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ALPHABETICAL: A - E

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D-Day

D-Day
The most dramatic single event in WWII.
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It was truly a "battle of the world," a pivotal turning point in history, and the most dramatic single event in WWII. A military operation fraught with incalculable risk; the secret campaign was a triumph of intelligence and teamwork moving 5,000 ships carrying 150,000 men and 30,000 vehicles across one of the most unpredictable and dangerous bodies of water in the world. For all the split-second planning and careful rehearsal, it came down to the young men whose remembrances and recollections are the heart of this story.

Daley, the Last Boss (no website available)
Richard J. Daley, mayor of Chicago, and his climb up the political ladder.
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Richard J. Daley was born on a street he would never leave and christened in the small church in which he would be buried. His climb up the political ladder to become Mayor was slow and methodical; in a job he coveted, he built a political machine that changed the nature of urban politics, but he was ill-equipped to cope with two great 20th century challenges: race and the war in Vietnam.
Daughter from Danang

Daughter from Danang
The dramatic story of a Vietnamese mother, her Amerasian daughter, and their reunion 22 years after the Vietnam War.
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In 1975, with the end of the war in Vietnam imminent, Mai Thi Kim, a poor, young Vietnamese woman, sent her seven-year-old daughter to America as part of a controversial evacuation program known as Operation Babylift. The parting was devastating to both mother and child, but Kim believed her Amerasian daughter -- the product of a brief love affair with an American Navy officer -- would be in danger in Vietnam. The little girl was adopted by a single woman, renamed Heidi and brought up in Tennessee, where she concealed her Asian past and became "101%" American.Twenty-two years later, Heidi tracks down her birth mother and visits Danang. The reunion that had raised so many hopes and expectations for Heidi and Kim quickly becomes rife with tension and misunderstanding as the cultural gulf between Heidi and her Vietnamese family grows larger and larger.

Demon Rum (no website available)
Prohibition's effect on Detroit, Michigan, the first major city to "go dry."
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Prohibition's effect on Detroit, Michigan, the first major American city to "go dry," where smuggling liquor across the Canadian border became the second largest indusry in town. A humorous, wild tale related by residents who lived through this national experiment which lasted from 1920 to 1933.

Do You Mean There Are Still Real Cowboys? (no website available)
A year in the life of Wyoming cowboys.
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A year in the life of Wyoming cowboys and the ranching families who have lived in Big Piney for six generations. Although very much the same as it was one hundred years ago -- tough, lonely, but still romantic -- ranching is now a threatened way of life.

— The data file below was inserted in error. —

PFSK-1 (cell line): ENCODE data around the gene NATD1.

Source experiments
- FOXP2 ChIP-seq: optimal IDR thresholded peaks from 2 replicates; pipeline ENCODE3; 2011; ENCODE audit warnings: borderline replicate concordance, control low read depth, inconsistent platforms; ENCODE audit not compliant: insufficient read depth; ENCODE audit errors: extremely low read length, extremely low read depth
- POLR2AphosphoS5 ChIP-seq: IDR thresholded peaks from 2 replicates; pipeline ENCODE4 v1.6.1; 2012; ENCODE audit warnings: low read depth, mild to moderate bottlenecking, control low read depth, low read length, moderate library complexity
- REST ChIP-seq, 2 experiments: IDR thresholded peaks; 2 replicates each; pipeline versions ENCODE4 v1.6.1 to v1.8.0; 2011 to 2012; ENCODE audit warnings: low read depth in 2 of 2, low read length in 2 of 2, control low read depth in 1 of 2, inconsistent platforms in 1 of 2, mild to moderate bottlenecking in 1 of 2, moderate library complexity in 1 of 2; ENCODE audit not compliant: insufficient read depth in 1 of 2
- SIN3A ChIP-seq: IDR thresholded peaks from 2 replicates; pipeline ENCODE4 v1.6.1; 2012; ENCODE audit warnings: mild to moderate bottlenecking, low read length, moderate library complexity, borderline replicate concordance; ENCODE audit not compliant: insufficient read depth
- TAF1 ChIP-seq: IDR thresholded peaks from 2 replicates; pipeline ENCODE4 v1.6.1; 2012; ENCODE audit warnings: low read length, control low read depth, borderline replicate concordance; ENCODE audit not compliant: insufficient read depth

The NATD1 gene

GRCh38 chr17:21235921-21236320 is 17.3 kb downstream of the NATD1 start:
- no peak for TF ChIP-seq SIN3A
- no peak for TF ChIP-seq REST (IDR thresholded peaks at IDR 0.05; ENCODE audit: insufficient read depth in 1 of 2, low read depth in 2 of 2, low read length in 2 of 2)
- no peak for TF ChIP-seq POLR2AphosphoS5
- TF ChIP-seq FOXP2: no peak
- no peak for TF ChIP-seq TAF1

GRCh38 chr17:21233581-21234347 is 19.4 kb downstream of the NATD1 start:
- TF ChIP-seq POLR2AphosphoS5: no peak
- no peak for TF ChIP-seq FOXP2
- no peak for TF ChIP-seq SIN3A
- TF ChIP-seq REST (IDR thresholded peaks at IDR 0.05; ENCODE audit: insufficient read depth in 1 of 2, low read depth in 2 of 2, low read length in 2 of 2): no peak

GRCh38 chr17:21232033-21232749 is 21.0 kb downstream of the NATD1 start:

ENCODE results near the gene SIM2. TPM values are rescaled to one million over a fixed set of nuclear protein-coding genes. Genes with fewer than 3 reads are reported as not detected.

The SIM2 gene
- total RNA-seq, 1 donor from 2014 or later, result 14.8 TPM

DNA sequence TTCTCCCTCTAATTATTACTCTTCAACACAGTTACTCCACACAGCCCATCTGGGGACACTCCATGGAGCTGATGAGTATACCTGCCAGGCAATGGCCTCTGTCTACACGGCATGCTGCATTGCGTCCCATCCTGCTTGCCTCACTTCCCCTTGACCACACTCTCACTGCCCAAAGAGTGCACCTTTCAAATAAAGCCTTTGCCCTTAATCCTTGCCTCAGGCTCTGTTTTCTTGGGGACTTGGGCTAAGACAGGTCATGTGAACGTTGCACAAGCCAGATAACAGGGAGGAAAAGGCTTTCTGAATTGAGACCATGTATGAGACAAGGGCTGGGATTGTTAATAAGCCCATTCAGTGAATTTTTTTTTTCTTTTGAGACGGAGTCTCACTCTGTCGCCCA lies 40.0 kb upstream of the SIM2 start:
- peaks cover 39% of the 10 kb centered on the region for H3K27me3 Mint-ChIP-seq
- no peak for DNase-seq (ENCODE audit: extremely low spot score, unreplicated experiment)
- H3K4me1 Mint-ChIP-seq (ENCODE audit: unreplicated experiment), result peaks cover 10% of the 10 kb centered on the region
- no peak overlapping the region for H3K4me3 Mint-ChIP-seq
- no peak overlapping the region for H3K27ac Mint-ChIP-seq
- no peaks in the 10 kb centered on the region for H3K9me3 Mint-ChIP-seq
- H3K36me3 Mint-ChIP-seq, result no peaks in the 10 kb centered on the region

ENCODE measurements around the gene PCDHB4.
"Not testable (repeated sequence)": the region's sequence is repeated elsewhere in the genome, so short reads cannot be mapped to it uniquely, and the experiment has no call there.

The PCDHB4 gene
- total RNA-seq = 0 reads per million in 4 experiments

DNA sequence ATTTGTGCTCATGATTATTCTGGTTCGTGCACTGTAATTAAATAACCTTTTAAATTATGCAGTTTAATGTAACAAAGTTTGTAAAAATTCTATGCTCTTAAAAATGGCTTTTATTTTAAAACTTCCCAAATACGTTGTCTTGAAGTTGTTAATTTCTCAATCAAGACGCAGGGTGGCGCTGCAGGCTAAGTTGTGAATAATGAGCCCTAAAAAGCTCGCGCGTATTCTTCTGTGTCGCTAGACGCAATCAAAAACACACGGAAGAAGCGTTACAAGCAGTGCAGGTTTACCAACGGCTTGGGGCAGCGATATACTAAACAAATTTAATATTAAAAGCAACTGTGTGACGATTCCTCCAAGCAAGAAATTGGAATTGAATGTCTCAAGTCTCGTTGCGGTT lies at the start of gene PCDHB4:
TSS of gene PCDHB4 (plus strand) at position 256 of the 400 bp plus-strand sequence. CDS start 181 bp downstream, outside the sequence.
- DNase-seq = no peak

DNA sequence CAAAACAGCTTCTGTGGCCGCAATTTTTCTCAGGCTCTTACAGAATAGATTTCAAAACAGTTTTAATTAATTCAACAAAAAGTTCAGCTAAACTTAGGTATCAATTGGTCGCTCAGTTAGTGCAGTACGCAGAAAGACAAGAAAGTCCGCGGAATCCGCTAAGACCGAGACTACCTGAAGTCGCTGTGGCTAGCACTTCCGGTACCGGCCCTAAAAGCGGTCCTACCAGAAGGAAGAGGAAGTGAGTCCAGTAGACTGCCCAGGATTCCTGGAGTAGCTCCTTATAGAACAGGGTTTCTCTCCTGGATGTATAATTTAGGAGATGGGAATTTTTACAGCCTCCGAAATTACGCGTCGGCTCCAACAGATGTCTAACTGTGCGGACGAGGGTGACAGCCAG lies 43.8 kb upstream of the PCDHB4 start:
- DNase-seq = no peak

The Donner Party

The Donner Party
A haunting story of westward expansion.
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Of all the 19th century pioneer stories, none exerts so powerful a hold on the American imagination as this, during the worst winter ever recorded in the High Sierras. In June, 1846, 87 men, women and children began their legendary 2,000 mile journey from Illinois to California. They packed huge wagons, took food, hired servants. When family leaders made the fateful decision to take an untried short cut to beat the coming winter, only half would come out alive.
The Duel

The Duel
Two patriots clash in a fatal ritual of honor.
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The most famous duel in American history climaxed a long-standing conflict between two of the most important men in the country. Alexander Hamilton, an impoverished immigrant from the West Indies, rose to become a framer of the U.S. Constitution and the architect of America's political economy. Aaron Burr, grandson of the theologian Jonathan Edwards, served with distinction in the Revolutionary War and was nearly elected the nation's third president. In 1804 they met in a duel -- an honor match that changed the course of American history.

Duke Ellington -- Reminiscing in Tempo (no website available)
The international star who created some of the most exciting music America had ever heard.
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At a time when black and white musicians rarely performed together, when black musicians were exploited by record companies, Ellington was an international star. He made the Cotton Club his showcase for original jazz compositions, some of the most exiting music America had ever heard. Underscored with more than 40 Ellington pieces.
ALPHABETICAL: A - E

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